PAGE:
Hands-on with Fujifilm's New X-T1 (Singapore Price Announced)
Fujifilm just celebrated their 80th anniversary as a company and released their flagship mirrorless system camera at the same time. The X-T1 continues the retro heritage of their X-series, carrying on in the tradition of the X100S and the X-Pro1.
While those two cameras were inspired by the rangefinders of old, the X-T1 is clearly inspired by film SLRs. The X-T1 doesn’t just look retro, the handling is positively lifted from vintage manual cameras. On top, you have the manual control dials for ISO, shutter speed and exposure compensation, while aperture settings are set via aperture rings on the lens. Lenses without aperture rings can be set to manual or automatic via a switch, then aperture control taken over via the control dial on the camera, of which there are two.
And in one of the areas where mirrorless cameras are still leading DSLRs, there is Wi-Fi built in with a dedicated Fn button, plus a new Fujifilm app which can shoot photos and videos remotely.
In the hands, the X-T1 feels surprisingly light and good in the hands. The body weighs 440g or so (with batteries), the X-Pro1 about 450g. DP Review has comparison pictures which show that it’s more or less the same size as the Olympus OM-D E-M1 (which weighs 396g with batteries), and comparable in size to the X-Pro1. It’s definitely one of the biggest mirrorless cameras around, but still feels compact enough (although the smallest of DSLR cameras are now coming closer to its dimensions).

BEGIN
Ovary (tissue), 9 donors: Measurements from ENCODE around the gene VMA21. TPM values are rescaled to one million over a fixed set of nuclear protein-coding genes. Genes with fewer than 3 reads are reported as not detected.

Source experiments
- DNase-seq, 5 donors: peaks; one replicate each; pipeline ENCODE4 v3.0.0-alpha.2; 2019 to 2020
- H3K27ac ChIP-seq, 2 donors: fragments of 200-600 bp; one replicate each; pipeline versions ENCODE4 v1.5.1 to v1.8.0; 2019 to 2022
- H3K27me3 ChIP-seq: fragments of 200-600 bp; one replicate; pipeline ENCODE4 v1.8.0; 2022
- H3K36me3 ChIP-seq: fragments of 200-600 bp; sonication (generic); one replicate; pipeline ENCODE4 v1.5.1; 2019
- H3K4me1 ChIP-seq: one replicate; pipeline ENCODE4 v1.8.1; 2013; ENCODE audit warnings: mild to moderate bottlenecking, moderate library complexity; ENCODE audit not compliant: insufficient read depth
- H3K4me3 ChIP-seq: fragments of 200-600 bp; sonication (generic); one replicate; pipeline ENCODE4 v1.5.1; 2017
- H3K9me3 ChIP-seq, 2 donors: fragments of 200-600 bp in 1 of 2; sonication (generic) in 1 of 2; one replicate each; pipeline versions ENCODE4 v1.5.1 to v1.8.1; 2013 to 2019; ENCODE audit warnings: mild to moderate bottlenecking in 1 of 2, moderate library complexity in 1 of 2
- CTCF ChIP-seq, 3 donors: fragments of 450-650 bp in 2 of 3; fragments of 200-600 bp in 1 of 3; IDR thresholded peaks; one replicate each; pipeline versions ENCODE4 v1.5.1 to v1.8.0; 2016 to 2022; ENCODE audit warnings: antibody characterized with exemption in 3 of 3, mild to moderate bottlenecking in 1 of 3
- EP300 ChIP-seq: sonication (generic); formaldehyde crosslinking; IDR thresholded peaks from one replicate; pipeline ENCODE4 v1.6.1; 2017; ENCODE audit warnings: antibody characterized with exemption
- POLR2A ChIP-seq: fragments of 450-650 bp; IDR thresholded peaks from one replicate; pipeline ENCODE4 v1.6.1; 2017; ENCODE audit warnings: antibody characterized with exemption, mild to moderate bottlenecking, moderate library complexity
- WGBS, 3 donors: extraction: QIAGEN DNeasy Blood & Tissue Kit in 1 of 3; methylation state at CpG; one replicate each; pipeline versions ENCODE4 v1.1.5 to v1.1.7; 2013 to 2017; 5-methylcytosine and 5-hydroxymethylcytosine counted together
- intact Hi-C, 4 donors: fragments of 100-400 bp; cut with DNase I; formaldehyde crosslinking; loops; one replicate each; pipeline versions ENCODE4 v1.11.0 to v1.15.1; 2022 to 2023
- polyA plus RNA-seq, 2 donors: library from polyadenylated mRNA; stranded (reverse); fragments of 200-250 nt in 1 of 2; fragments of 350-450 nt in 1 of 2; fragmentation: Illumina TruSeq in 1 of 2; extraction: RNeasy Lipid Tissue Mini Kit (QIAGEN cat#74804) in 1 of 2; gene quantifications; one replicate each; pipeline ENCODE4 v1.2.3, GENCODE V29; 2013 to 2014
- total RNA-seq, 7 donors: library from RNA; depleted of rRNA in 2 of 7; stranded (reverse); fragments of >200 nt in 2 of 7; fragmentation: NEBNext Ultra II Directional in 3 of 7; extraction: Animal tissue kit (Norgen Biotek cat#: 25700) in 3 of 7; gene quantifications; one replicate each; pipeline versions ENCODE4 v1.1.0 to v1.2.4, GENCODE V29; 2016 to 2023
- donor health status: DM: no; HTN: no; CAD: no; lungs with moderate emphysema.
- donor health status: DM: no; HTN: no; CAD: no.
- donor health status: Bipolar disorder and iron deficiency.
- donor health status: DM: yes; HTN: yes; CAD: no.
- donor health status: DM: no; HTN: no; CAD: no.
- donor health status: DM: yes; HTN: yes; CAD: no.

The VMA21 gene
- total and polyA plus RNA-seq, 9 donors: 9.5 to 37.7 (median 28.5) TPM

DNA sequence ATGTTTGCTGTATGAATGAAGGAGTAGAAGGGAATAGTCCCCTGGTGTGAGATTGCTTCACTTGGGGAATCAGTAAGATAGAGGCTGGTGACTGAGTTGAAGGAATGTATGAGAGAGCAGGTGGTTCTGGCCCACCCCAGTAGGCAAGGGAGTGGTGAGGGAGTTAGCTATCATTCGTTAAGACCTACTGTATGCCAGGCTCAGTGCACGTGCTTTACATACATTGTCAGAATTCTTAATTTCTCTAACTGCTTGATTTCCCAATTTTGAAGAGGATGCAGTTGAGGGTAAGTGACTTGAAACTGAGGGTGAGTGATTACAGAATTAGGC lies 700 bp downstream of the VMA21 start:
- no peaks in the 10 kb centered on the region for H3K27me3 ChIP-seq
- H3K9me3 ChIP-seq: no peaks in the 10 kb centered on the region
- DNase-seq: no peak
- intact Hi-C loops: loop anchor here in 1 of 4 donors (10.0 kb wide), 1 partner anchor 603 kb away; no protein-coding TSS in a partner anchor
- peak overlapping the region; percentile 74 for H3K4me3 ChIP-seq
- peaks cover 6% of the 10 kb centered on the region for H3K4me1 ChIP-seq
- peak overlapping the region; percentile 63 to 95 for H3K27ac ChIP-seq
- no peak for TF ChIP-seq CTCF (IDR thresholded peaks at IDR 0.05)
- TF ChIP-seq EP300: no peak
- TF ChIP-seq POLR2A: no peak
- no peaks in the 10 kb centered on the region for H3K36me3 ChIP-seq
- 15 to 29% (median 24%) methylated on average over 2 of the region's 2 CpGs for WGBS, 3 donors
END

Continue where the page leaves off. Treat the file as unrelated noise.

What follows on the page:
According to a Fujifilm spokesperson who braved the Tokyo snowstorm to fly into Singapore, the "T" in X-T1 stands for both "tough" and "trust". The X-T1 is built with a sturdy magnesium alloy frame, and it’s weather-resistant because it's dust and water-resistant, as well as freeze-proof to -10 degrees Celsius.
However, the big talk of the town about the X-T1 isn’t its retro vibe or physical durability, it’s the large electronic viewfinder (EVF) out back. The 0.5-inch, 2.36 million-dot OLED display comes with a magnification ratio of 0.77x. If you don’t know what that means, all you need to know that in real life, the EVF is luxurious and vibrant, with a lag time of just 0.005 seconds (according to Fujifilm since we can't measure that). Unlike the X-Pro1 and X100 series, the X-T1’s viewfinder cannot switch between optical and electronic, but it looked so good that we think most will not miss it.
One of the things that Fujifilm’s X-series is known for, unfortunately, is its slow auto-focus (AF). During our brief time with the near final but not production models of the X-T1, the AF performance was intermittent. With some lenses, like the camera’s kit, AF speed was acceptable for still subjects. With the 23mm however, it struggled to find focus. AF speed and accuracy was definitely not on par with current Panasonic and Olympus mirrorless cameras, but we’ll wait to try out the final production models before judging.
Fujifilm told us to expect the camera in stores soon by mid-February. The X-T1 will retail at S$1999 for the body alone, and will come with the 18-55mm f/2.8-4 kit lens for S$2499.